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Protesters Gather ‘To Save’ Newlands Corner Saying ‘No’ To County Council’s Plans

Protesters gathered at Newlands Corner on Sunday (January 24) to voice their anger at Surrey County Council’s proposals for improvements at the beauty spot.

The noisy protest called for the county council to rethink its plans. The campaign group Save Newlands Corner has set up a website (savenewlandscorner.com) and has been actively lobbying the council to reconsider.

Protestors demand that Newlands Corner is saved from Surrey County Council's proposals.

Protestwrs demand that Newlands Corner is saved from Surrey County Council’s proposals. Photo by John Powell.

Its petition with 7,545 signatures was presented to the council and as a result, it will be discussed at the next council cabinet meeting on February 2.

The campaign group’s spokesperson, Sally Blake, is to put the case for opposition to the proposals at the meeting.

Sally said: “The support was overwhelming. The next stop is the cabinet meeting. We hope to persuade the council to drop its proposals.”

Surrey County Council has already approved funding for the improvements it wants to carry out (click here to see the proposals). The agreed £400,000 of funding will include a family play trail, resurfacing of the ‘all ability’ trail and improvements to the toilets.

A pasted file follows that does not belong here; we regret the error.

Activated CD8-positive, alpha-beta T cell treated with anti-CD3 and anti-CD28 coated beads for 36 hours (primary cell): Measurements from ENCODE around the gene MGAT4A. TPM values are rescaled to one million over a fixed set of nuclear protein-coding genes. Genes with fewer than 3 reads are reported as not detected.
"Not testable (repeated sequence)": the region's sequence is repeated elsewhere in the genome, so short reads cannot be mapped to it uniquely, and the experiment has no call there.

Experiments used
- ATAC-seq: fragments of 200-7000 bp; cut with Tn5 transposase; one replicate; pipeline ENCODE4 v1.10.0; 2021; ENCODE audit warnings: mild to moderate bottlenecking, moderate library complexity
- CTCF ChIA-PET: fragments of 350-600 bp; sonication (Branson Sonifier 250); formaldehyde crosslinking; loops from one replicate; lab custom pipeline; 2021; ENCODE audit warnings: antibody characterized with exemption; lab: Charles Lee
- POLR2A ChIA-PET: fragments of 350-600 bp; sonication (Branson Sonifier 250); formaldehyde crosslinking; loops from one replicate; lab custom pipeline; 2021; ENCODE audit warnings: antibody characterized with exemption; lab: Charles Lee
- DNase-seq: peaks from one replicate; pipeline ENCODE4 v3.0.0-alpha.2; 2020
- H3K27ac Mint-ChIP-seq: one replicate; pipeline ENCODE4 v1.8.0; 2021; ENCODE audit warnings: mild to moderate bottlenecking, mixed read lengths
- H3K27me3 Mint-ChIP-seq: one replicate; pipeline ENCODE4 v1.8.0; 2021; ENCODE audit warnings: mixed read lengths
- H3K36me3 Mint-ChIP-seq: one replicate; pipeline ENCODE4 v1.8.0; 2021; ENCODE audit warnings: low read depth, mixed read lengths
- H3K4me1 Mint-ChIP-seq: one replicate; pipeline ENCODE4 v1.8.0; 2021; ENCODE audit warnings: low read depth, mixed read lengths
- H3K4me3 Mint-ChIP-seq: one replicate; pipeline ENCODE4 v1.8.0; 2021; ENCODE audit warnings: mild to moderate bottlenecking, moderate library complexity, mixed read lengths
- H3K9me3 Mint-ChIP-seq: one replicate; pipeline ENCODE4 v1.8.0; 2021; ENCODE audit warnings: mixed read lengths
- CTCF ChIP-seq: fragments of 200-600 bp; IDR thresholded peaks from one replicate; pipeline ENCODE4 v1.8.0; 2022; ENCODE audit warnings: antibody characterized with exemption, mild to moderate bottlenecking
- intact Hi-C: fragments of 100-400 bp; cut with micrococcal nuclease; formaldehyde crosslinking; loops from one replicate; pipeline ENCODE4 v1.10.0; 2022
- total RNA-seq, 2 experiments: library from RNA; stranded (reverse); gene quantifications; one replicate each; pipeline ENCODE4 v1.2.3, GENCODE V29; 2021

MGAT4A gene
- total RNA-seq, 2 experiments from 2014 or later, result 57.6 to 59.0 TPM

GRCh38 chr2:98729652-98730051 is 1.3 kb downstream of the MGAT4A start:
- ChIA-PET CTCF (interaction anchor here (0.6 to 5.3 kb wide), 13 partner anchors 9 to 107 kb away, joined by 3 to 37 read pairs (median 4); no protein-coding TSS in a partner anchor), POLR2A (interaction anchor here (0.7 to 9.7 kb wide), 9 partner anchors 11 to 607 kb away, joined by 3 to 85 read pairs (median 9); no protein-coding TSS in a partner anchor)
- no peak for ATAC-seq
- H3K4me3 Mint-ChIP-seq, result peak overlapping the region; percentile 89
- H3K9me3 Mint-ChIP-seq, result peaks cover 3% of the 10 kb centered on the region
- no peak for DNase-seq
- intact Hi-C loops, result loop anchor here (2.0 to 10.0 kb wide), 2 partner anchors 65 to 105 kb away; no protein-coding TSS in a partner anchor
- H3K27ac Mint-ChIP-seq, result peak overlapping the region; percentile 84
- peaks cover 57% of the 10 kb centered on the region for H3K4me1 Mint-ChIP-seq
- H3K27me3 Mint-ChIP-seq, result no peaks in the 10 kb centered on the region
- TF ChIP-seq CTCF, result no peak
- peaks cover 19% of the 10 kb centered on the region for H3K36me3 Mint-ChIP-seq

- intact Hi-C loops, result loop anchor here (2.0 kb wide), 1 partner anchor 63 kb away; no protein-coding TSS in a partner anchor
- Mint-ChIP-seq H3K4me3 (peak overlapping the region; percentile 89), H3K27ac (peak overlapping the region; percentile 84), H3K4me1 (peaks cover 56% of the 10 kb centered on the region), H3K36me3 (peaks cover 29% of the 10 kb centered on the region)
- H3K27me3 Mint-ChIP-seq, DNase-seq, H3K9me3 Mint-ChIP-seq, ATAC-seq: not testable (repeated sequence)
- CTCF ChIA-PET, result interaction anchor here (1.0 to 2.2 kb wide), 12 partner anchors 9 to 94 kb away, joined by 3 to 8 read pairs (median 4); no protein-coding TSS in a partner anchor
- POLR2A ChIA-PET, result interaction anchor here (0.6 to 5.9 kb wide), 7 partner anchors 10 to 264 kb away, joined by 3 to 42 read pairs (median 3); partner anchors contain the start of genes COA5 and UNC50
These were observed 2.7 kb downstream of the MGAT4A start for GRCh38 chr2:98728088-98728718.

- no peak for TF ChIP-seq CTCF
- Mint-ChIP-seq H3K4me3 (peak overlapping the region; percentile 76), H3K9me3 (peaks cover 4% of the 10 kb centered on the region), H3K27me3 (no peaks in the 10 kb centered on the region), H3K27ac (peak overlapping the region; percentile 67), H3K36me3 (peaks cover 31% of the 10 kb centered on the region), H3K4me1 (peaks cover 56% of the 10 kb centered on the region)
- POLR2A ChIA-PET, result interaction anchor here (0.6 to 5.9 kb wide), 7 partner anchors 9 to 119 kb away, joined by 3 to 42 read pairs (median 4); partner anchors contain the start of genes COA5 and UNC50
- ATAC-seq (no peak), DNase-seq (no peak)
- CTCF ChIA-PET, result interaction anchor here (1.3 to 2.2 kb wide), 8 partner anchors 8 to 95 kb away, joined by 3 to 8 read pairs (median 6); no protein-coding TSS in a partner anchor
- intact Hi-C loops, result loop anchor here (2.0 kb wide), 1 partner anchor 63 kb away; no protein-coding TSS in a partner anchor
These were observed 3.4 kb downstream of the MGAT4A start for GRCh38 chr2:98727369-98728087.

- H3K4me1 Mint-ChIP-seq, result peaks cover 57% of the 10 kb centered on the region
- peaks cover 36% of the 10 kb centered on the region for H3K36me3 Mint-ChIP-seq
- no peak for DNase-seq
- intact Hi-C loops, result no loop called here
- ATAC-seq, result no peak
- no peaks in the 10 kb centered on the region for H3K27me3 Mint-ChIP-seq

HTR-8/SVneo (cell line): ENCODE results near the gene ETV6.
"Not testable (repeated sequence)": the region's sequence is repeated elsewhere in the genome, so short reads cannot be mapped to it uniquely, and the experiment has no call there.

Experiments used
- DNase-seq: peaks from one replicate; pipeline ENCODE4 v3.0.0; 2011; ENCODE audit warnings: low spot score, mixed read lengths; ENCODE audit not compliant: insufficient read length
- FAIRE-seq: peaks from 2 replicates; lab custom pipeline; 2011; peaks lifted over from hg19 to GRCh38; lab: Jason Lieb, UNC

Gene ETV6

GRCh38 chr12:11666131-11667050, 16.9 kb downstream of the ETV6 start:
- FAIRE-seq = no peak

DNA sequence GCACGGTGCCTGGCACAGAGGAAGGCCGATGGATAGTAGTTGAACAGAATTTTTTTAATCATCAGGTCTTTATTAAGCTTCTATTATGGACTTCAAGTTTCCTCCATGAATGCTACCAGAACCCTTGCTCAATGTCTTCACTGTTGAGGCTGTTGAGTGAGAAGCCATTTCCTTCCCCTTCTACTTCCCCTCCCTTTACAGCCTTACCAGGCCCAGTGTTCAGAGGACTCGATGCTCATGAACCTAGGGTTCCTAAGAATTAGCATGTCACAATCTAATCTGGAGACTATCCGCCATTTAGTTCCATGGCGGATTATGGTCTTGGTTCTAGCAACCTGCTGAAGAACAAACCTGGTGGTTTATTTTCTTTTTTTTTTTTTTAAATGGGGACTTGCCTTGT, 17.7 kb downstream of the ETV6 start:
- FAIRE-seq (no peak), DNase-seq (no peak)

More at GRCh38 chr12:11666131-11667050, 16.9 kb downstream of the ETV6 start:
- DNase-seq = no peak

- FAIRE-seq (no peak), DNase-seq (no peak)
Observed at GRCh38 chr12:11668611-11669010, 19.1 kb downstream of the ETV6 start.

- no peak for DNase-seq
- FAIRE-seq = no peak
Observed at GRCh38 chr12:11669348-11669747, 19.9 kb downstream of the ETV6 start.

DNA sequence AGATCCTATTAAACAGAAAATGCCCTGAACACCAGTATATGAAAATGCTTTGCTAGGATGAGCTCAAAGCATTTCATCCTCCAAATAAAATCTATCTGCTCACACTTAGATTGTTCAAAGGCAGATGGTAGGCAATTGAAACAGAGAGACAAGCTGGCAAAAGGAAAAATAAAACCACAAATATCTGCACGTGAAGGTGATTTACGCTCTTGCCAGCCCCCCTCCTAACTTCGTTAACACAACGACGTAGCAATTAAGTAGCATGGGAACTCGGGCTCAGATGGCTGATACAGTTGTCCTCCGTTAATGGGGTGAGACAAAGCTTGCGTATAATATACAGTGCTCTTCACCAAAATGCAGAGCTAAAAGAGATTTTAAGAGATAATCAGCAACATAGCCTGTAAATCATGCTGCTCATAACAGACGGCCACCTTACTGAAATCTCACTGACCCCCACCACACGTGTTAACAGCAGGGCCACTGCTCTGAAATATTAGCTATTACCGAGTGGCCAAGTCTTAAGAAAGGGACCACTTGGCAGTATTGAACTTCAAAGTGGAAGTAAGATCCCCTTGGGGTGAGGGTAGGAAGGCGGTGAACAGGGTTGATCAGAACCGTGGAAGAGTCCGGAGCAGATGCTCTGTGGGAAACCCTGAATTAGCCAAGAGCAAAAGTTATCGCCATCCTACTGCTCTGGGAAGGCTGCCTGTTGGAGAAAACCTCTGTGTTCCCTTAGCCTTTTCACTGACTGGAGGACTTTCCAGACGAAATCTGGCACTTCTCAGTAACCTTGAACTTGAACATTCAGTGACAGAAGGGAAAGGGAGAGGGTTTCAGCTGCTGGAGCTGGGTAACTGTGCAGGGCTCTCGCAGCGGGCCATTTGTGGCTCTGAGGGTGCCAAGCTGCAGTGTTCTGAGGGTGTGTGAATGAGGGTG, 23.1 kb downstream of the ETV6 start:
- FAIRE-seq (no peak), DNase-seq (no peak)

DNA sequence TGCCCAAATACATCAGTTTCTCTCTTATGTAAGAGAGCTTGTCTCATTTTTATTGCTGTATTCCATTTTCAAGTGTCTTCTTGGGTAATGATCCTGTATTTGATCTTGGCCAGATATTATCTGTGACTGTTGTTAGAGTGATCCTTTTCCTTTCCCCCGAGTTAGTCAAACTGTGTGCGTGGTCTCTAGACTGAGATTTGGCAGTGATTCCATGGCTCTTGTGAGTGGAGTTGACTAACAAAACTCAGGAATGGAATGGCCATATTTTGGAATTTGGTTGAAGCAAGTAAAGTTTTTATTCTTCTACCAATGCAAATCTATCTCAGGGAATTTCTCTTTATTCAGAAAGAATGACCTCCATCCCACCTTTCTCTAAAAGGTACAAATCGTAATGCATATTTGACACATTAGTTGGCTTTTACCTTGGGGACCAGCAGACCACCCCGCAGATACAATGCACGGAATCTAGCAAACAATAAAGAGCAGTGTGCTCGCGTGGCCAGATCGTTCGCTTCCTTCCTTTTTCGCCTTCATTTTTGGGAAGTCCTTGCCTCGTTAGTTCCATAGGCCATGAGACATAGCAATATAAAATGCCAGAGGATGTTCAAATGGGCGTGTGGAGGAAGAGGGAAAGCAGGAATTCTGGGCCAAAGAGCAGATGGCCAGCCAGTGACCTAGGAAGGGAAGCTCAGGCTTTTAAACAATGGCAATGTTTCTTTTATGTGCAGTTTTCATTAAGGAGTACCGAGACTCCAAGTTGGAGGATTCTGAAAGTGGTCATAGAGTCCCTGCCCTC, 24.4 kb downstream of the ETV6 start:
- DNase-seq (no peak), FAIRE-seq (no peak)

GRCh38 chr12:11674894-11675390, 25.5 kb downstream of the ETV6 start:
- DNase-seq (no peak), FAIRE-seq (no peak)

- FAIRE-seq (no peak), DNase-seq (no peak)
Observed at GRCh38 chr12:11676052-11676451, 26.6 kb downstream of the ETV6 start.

Phase I of the work is planned to start soon and car parking charges will come into force once complete.

Newlands Corner

Newlands Corner on the Albury Estate. Surrey County Council has an access agreement with the Albury Estate.

Phase II of the council’s plans are at an early stage and aim to look at ways of improving the visitor centre and café. Surrey County Council has commissioned architects to draw up possible ideas.

People will have a chance to give feedback on outline design options. There will be a display of the options being put forward at Newlands Corner. The consultation is likely to start in mid March and will last for four weeks.

The protesters believe the development will completely block the spectacular view. They also object to the car parking charges. They have accused Surrey County Council of imposing the charges without consultation.

Eric Clapton

Rock guitarist Eric Clapton is a fan of Newlands Corner.

The car parking charges are intended to enable Surrey County Council to end the subsidy that it makes to the Surrey Wildlife Trust, who manages the site, and to make the site self-funding.

Newlands Corner is much loved in Surrey but has changed over the years with visitor numbers increasing. In a recent book by the Campaign for the Protection of Rural England, local rock music superstar Eric Clapton cited Newlands Corner as his favourite emblem of the English countryside.

He fondly remembers family trips to the chalky grasslands and woods of Newlands Corner and says in rhe book: “It’s a sad thing, then, for me to consider that in my lifetime I will have watched this amazing place evolve into a massive rubbish dump. For the last decade a mountain of waste has been quietly growing out of the landscape.”

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15 Responses to Protesters Gather ‘To Save’ Newlands Corner Saying ‘No’ To County Council’s Plans

  1. Jim Allen Reply

    January 30, 2016 at 12:32 am

    I can but only support this group and praise them in their endeavours.

    Surrey County Council will want to be charging to walk on the public (right of way) footpaths in the countryside next.

  2. Valerie Thompson Reply

    January 30, 2016 at 12:19 pm